By Robert Thorson, Ph.D., Department Head
and Faculty Coordinator, Earth Science
We know that high school and college students are manifestly anxious about the current climate crisis. But how many also know that Earth isn’t fragile? That climate comes from underground? That ecology is only one part of earthly operations? That radioactive decay keeps our planet habitable? That petroleum is no less natural than water? That oxygen was originally an exhaust gas pollutant? That humanity’s most expensive mistakes involve ignoring the deep time of planetary history?
NASA Image of Earth from the International Space Station. Reid Weisman, Sept. 4, 2014.
It’s an ongoing and societally expensive tragedy that few U.S. citizens know how the Earth works as the whole pie, rather than pieces carved up into arbitrary disciplines. Typically, they were taught only nuggets of old-school geology in grades 8-10, rather than the mother lode of new school geoscience that remains undiscovered for most. I call this new school “whole earth environmentalism”, the idea that understanding how the planet works as a beautifully coherent integrated system is a prerequisite to best-practice management of the specific environmental problems that capture media attention.
UConn ECE is now offering an opportunity for students to learn about how it all works with a course that educates and also puts them on a pathway to important careers that will make a difference.
Meghan Kinkaid, UConn ECE Instructor from CREC’s Academy of Aerospace and Engineering, is a pioneer. This past year, she was the first instructor in Connecticut to offer UConn’s popular introductory geoscience course Earth’s Dynamic Planet (GSCI 1051). Her students now know that they are “impacted by geosciences daily and that this course gives us an opportunity to make them aware, take interest, and possibly plan a career around it.”
They’ve also learned that good jobs, high salaries, and rewarding careers are increasingly available, given the near-future shortfall of 175,000 geoscientists estimated by the American Geosciences Institute. Beginning with this UConn course offered through UConn ECE, the vast majority of UConn’s geoscience majors following one of three tracks (Earth, Environmental, Atmosphere) go on to successful scientific careers: mitigating natural hazards, improving risk assessments, restoring landscapes, accessing clean water, obtaining mineral resources, developing geothermal energy resources, science communication, and education.
The other high school teachers in Meghan’s pioneering cohort of UConn ECE-certified instructors—Lewis from the Hartford Magnet Trinity College Academy and both Christopher Tait and Harold Condosta from Ridgefield High School—were ready for takeoff last fall, but the chaos of the Covid-19 pandemic forced their administrations to delay. Five high schools, including New London High School and Plainfield High School, have certified instructors. Next year, four schools are scheduled to offer GSCI 1051. With school returning to in-person for the fall, Meghan McNichol (New London High School) quipped, “we won’t have to work twice as hard to accomplish half as much.”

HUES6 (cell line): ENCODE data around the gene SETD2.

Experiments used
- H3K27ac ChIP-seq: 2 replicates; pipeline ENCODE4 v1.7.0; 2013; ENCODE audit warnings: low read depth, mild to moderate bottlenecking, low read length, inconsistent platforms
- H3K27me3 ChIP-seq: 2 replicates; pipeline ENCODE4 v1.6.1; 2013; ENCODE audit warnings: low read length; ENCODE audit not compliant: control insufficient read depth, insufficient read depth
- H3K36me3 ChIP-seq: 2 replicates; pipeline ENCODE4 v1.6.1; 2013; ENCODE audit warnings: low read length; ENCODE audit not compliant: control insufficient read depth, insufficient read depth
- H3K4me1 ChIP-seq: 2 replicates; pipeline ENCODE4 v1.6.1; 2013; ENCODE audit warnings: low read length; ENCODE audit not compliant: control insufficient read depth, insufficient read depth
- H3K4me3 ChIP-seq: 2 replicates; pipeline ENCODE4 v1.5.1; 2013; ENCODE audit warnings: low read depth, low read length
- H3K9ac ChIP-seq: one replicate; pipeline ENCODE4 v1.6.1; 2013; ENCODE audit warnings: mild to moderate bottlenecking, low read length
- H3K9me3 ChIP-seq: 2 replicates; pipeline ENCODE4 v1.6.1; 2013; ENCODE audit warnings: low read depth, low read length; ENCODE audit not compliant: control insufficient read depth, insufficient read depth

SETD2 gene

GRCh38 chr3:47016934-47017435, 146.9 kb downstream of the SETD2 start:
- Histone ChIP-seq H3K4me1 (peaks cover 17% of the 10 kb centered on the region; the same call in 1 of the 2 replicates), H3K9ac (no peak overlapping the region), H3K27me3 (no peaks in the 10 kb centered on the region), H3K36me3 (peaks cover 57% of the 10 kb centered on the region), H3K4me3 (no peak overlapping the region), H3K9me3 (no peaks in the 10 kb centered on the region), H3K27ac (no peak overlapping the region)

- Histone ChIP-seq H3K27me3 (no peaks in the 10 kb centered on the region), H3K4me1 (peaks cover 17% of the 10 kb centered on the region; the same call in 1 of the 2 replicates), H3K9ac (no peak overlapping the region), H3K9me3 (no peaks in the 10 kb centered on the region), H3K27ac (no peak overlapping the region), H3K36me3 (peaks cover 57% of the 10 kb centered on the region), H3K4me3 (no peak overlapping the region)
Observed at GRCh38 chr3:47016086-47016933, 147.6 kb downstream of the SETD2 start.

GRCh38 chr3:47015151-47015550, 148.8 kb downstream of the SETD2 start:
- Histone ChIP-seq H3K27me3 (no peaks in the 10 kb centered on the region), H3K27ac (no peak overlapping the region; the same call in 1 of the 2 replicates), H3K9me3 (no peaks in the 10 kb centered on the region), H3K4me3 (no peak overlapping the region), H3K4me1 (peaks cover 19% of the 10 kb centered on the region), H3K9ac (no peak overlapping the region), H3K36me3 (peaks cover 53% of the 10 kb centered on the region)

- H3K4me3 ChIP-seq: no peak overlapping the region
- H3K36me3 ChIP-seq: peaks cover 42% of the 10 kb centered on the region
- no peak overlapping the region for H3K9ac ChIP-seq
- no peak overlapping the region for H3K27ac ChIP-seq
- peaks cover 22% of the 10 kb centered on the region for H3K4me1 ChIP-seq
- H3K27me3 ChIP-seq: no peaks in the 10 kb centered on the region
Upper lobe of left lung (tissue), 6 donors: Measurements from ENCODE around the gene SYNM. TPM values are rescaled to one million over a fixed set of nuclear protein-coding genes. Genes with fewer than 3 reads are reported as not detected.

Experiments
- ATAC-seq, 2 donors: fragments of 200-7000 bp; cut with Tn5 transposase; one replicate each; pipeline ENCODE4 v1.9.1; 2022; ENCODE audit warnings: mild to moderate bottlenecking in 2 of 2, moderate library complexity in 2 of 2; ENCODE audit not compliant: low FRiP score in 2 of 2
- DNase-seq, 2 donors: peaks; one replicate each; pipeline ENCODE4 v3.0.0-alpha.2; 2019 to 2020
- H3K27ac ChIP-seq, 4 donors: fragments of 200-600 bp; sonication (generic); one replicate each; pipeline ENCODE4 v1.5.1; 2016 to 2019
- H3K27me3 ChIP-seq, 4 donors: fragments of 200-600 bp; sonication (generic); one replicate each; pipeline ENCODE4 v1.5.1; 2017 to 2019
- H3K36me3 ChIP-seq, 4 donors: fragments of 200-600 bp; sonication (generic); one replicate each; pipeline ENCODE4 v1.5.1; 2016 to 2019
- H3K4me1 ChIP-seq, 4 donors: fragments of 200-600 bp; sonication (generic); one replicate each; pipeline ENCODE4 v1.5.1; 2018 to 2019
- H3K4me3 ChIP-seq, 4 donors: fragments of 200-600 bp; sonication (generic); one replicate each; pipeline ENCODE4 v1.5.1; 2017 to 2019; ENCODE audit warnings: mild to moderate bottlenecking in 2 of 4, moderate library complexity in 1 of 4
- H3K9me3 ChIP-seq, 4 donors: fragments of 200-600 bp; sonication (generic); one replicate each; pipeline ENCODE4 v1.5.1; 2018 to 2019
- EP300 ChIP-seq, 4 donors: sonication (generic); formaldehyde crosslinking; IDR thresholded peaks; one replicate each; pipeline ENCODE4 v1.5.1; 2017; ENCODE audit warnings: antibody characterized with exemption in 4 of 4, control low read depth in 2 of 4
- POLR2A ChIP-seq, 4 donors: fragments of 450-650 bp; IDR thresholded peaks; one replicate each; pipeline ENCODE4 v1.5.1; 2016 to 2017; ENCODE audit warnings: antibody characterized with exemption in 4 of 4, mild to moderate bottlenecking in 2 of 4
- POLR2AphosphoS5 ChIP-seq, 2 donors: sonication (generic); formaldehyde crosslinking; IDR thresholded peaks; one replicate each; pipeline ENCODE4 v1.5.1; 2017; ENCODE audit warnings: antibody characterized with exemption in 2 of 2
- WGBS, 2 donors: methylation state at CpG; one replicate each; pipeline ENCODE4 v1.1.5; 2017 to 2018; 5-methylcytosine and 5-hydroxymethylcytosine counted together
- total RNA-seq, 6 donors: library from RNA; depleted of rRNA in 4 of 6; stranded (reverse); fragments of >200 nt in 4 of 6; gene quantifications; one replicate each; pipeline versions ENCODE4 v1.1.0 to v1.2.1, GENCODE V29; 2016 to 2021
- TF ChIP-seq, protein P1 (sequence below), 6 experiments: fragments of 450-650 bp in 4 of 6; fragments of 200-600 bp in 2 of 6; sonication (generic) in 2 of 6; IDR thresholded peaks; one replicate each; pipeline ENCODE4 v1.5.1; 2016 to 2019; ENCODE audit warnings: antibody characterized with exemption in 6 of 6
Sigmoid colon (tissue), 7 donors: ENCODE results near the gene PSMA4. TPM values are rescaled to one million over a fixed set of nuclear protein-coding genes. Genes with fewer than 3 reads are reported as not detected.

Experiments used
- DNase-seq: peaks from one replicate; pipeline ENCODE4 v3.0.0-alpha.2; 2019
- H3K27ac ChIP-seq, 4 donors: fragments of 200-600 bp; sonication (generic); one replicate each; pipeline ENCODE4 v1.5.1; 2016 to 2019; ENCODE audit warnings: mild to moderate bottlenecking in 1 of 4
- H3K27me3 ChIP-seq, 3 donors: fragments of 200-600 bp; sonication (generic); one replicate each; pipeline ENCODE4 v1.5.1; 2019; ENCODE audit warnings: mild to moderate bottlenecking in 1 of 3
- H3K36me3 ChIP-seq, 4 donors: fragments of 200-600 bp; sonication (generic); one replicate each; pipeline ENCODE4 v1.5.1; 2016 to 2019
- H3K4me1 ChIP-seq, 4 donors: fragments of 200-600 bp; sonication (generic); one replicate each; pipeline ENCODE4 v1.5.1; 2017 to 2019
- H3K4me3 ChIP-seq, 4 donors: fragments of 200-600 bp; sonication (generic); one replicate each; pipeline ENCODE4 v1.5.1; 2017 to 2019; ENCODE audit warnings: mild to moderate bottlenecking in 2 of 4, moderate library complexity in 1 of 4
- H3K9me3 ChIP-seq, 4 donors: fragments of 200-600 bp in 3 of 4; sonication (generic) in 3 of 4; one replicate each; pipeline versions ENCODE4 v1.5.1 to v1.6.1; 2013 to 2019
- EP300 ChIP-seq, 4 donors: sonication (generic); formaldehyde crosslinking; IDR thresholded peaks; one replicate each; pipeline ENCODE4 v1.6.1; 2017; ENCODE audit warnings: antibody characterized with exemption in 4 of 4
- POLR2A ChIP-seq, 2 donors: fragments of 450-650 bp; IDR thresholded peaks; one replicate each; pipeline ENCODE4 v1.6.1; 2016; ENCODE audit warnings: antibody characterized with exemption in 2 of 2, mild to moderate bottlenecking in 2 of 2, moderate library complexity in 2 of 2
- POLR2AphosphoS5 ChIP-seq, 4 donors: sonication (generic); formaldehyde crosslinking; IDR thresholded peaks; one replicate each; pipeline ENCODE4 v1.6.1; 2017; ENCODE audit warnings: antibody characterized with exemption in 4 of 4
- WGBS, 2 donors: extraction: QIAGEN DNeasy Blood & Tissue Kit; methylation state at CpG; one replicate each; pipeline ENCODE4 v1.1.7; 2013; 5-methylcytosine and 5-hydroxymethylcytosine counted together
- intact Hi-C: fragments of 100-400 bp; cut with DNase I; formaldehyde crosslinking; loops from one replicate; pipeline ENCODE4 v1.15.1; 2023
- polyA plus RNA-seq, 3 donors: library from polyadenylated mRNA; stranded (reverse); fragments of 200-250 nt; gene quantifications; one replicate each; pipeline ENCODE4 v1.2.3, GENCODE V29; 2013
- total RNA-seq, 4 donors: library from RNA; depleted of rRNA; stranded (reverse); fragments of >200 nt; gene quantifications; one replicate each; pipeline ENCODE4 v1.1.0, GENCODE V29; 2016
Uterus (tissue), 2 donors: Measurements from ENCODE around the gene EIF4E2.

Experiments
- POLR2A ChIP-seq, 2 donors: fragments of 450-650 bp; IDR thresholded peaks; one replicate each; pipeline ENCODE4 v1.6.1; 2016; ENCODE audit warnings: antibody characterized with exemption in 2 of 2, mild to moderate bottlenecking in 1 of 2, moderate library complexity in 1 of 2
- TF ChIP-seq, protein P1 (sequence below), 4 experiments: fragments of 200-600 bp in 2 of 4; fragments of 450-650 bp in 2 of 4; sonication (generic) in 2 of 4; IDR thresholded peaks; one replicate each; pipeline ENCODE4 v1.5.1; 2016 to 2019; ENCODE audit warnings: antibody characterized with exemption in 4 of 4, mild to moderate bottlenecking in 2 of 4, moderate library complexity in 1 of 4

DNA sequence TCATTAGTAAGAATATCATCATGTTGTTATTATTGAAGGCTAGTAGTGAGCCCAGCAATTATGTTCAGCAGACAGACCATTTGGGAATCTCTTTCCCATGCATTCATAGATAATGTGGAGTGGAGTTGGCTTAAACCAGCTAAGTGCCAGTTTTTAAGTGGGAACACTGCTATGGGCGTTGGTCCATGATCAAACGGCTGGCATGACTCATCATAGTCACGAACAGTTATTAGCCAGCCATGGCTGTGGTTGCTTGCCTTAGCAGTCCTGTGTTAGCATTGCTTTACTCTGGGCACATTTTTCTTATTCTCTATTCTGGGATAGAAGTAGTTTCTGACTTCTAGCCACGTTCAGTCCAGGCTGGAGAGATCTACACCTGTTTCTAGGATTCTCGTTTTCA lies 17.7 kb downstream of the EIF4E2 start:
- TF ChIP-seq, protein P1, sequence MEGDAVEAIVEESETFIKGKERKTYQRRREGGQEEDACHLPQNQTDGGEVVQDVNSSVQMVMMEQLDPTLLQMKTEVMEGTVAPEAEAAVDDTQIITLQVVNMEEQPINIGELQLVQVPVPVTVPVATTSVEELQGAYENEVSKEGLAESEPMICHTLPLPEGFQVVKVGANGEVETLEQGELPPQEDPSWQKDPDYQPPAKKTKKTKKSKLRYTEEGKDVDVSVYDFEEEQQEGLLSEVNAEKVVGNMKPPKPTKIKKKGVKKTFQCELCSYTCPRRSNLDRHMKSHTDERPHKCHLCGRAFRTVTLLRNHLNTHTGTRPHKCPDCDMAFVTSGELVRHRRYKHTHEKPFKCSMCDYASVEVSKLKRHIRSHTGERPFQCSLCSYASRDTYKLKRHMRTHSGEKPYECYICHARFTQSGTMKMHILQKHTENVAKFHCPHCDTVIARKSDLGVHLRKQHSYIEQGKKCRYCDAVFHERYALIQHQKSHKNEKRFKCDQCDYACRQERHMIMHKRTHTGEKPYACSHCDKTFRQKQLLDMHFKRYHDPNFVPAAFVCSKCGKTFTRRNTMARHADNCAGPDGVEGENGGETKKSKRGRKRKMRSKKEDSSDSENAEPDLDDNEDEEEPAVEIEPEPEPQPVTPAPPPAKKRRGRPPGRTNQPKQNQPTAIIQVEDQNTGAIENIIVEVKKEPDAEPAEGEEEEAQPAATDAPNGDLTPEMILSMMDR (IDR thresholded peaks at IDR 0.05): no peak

Though Meghan Kinkaid is our pioneer, Kim Glazier, a science teacher from Plainfield, is our visionary. “Going forward,” she wrote, she “would like to see all of our AP classes replaced with ECE options.” AP or Advance Placement courses are those which high school students master content to “test out” of a college course during a grueling three-hour exam, provided the college accepts them, and they get a high score. UConn courses taught through UConn Early College Experience are those where the students experience the actual college course being taught in the comfort of their own school by a familiar teacher being supervised by a caring university or college faculty member. Kim’s vision aligns with our growing awareness that sit-down standardized testing is less accessible to under-represented groups, and less accurately reflects the diversity of approaches needed for STEM science careers. When reviewing the GSCI 1051 course description, Kim realized that UConn’s Earth’s Dynamic Planet “would meet the requirements of our required Integrated Science class and thought it would be awesome to offer a course that can lead to college credits for something the students have to take anyway.”
During our inaugural UConn ECE workshop of May 26, 2021, six of us—Meghan, Meghan, Jared, Harold, and me (with Kim included later)—bonded as a team dedicated to increasing the quality of geoscience education in Connecticut high schools. We invite you to join us by reviewing the GSCI 1051 course that unites us and contacting any of us for more information. As UConn’s ECE Coordinator for Geosciences, I’m a good first contact. I look forward to hearing from you.